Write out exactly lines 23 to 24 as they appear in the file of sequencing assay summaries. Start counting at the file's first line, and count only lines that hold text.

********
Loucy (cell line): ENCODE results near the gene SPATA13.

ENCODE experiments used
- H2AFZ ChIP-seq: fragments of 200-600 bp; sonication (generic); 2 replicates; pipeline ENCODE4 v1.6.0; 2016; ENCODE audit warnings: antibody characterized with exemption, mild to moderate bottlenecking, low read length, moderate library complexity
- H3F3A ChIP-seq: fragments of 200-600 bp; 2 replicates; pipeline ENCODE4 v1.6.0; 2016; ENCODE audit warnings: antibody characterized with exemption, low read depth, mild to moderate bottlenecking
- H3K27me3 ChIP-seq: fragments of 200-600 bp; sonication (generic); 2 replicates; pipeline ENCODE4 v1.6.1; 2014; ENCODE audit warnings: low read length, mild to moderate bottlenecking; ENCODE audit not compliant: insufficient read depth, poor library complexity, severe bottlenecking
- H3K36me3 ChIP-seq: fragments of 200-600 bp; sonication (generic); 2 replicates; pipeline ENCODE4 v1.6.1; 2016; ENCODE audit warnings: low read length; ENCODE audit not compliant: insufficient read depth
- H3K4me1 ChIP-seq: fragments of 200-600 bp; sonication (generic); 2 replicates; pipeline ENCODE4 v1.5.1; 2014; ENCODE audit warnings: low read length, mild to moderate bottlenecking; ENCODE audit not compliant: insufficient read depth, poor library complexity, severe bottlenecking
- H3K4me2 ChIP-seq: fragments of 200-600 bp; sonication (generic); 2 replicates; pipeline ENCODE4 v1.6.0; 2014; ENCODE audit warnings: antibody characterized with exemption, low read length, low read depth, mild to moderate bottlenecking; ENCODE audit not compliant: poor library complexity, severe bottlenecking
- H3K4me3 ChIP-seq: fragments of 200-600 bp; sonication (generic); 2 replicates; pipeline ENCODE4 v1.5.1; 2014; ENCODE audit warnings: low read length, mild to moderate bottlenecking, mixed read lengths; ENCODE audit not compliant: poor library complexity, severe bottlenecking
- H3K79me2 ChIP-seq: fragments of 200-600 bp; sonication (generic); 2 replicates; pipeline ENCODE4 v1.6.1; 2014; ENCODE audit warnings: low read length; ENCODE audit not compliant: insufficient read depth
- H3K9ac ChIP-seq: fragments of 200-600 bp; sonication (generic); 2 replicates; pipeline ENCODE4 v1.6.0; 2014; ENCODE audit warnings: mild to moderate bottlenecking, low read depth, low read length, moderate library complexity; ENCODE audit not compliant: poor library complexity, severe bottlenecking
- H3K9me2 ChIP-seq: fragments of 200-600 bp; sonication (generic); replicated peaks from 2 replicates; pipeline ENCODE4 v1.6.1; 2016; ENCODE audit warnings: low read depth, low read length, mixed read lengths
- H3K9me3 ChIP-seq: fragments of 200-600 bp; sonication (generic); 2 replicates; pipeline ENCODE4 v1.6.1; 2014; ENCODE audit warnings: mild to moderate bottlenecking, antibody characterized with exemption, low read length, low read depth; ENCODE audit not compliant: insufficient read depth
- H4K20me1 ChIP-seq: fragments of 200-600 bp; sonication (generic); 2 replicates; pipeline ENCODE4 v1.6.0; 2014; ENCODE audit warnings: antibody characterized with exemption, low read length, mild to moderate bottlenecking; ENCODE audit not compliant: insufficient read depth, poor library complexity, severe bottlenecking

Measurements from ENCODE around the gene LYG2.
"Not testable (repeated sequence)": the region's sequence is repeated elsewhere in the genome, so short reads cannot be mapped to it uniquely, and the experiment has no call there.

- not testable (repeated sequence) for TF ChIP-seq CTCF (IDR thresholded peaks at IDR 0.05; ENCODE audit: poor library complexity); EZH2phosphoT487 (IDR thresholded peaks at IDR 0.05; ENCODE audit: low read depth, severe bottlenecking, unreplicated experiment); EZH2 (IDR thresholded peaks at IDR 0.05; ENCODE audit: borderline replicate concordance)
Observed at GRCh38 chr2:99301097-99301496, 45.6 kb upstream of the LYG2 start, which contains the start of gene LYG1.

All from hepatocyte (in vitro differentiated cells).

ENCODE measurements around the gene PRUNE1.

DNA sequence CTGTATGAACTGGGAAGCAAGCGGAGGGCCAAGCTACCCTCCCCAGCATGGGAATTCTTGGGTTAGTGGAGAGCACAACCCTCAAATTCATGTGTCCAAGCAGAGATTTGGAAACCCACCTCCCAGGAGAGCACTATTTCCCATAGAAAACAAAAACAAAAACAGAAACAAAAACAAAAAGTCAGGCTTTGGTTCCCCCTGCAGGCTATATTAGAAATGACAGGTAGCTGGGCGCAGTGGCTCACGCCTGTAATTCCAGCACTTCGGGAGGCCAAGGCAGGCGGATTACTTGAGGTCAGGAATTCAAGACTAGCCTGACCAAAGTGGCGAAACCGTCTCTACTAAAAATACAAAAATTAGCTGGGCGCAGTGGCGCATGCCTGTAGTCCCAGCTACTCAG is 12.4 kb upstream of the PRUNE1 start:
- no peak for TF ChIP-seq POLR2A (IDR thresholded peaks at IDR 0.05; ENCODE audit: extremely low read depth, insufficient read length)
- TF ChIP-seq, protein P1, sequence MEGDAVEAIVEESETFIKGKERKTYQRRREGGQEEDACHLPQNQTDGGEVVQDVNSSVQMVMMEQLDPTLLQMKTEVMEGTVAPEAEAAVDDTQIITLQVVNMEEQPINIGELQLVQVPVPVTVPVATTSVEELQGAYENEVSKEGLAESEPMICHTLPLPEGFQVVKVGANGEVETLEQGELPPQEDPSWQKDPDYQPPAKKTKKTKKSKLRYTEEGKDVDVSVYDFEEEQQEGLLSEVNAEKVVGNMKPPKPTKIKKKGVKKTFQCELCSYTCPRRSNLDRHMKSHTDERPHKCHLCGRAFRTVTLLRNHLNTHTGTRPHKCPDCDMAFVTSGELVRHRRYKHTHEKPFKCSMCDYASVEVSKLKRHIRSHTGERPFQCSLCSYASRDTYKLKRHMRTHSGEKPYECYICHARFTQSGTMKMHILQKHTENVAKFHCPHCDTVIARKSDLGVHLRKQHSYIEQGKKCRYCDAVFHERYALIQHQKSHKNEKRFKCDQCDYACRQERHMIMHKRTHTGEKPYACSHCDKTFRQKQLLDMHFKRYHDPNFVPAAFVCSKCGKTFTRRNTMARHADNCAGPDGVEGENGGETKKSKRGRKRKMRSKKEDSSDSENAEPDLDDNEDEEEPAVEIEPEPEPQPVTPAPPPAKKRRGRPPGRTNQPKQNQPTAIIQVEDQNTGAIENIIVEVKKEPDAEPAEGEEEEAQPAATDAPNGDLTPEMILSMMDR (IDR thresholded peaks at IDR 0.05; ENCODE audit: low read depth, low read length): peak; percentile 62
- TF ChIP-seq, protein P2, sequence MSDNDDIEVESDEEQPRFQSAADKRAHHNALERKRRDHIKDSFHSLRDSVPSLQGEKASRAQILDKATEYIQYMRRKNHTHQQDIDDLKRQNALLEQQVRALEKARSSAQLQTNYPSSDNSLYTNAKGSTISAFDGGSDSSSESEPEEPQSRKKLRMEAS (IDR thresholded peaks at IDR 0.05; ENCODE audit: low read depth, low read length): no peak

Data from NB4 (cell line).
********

- TF ChIP-seq, protein P1, sequence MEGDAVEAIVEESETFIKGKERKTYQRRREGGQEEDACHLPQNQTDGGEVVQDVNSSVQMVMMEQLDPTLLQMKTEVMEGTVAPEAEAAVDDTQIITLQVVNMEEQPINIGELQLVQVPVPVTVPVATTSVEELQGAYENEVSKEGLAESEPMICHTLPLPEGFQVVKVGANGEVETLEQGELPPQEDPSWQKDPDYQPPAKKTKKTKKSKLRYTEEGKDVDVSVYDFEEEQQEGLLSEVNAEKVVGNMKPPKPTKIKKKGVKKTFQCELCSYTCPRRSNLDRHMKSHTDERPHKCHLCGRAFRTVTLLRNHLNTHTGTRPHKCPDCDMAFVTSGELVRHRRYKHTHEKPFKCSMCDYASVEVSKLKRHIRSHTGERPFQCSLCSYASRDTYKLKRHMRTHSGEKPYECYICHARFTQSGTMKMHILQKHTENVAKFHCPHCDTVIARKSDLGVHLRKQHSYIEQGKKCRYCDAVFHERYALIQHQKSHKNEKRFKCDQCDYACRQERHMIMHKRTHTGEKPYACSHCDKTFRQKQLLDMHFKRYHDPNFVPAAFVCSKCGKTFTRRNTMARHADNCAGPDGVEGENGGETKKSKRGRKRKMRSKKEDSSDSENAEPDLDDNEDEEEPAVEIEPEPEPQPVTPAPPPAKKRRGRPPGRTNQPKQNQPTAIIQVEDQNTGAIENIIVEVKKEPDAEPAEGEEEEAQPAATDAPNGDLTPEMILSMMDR (IDR thresholded peaks at IDR 0.05; ENCODE audit: low read depth, low read length): peak; percentile 62
- TF ChIP-seq, protein P2, sequence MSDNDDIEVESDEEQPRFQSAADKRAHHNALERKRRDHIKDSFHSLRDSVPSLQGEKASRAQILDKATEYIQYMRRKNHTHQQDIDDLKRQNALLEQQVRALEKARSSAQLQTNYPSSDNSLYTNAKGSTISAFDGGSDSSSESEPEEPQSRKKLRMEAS (IDR thresholded peaks at IDR 0.05; ENCODE audit: low read depth, low read length): no peak